• Wander Darkly

    'Wander Darkly': Film Review

    Miserable parents Adrienne (Sienna Miller) and Matteo (Diego Luna) can’t afford therapy. Instead, Adrienne settles for a free Date Night, a casual party that only reminds the couple of their problems: his wish to regress to a slacker-style flophouse, her resentment that he’s never proposed, which has begun to curdle into a suspicion that they’re [...]

  • Mortal

    Saban Films Nabs U.S. Rights to André Øvredal Fantasy Thriller 'Mortal' (EXCLUSIVE)

    “Scary Stories to Tell in the Dark” director André Øvredal’s next adventure will see a U.S. rollout from Saban Films. “Mortal,” starring Nat Wolff, has sold domestic rights to the distributor In a deal brokered by Endeavor Content. TrustNordisk handled international rights. Saban president Bill Bromiley, currently on the ground at the Sundance Film Festival, [...]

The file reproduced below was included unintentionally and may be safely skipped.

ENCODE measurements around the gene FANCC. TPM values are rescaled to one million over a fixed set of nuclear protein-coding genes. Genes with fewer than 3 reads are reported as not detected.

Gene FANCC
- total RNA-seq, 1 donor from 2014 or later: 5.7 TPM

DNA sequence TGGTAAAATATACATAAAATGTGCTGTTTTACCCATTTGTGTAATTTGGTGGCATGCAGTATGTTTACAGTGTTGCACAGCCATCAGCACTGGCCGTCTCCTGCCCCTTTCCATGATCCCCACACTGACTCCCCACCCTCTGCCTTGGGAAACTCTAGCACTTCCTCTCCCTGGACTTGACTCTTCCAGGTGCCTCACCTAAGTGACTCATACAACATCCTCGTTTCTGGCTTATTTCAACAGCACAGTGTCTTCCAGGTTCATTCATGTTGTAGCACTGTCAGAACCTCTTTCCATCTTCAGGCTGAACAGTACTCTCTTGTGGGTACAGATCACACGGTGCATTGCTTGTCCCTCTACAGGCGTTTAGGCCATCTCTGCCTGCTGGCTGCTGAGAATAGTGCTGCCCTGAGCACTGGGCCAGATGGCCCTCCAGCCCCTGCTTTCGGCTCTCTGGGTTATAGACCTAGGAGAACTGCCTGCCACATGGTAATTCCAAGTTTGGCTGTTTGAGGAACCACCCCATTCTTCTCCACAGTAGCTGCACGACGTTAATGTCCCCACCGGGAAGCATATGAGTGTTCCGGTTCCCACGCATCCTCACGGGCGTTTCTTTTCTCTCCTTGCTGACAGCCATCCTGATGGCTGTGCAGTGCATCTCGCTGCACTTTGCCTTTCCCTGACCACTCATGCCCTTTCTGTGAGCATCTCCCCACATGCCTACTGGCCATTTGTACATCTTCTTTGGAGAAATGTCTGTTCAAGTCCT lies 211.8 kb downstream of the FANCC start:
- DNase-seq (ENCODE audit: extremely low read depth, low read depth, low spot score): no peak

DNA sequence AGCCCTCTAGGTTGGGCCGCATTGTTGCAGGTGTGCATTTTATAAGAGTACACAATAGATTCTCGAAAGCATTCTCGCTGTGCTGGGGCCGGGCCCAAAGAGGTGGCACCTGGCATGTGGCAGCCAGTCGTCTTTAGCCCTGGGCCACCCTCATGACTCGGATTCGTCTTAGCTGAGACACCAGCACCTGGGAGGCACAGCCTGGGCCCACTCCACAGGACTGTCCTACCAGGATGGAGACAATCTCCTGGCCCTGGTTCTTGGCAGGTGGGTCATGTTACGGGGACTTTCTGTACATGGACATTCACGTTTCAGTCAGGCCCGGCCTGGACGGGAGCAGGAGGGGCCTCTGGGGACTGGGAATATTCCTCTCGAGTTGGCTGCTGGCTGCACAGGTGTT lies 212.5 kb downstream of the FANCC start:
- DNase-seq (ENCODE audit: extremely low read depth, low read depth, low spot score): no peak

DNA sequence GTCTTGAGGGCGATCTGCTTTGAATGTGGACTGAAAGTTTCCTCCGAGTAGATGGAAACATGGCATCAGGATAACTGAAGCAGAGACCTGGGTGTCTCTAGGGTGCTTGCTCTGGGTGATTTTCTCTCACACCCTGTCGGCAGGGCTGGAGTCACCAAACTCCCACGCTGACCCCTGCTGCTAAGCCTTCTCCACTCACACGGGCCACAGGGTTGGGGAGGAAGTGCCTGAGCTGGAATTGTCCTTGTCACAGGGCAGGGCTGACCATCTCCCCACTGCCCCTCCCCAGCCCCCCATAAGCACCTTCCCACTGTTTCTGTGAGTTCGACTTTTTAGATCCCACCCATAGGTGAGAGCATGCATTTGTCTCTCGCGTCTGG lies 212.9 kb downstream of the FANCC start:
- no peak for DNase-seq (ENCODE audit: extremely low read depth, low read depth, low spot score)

• Carey Mulligan poses for a portrait

    Carey Mulligan Suggests Oscar Voters Need to Prove They've Seen the Movies

    Carey Mulligan has made a conscious decision in recent years to collaborate with female directors, from Sarah Gavron (“Suffragette”) to Dee Rees (“Mudbound”). On Saturday night at the Sundance Film Festival, she’ll unveil “Promising Young Woman,” a thriller written and directed by Emerald Fennell, about a heroine out for revenge after experiencing a traumatic abuse. [...]

  • Andy SambergVariety Sundance Studio presented by

    Andy Samberg Calls Hosting the Oscars a 'Bad Gig' -- That He'd Still Consider

    Andy Samberg has been a reliable favorite hosting awards ceremonies, in recent years emceeing the Independent Spirit Awards, the Emmys and the 2019 Golden Globes with Sandra Oh. So it’s only natural to wonder if Samberg would consider taking the reins on the Oscars, which will return again this year without a host. “They have [...]

  • Shirley

    'Shirley': Film Review

    Shirley Jackson was a real person, a writer best known for her twisted short story “The Lottery,” although the version presented in Josephine Decker’s “Shirley” feels more like a character from one of her own novels. Featuring “The Handsmaid’s Tale” actor Elisabeth Moss in the title role, this queer, hard-to-quantify psychological study isn’t a biopic [...]

More From Our Brands

Access exclusive content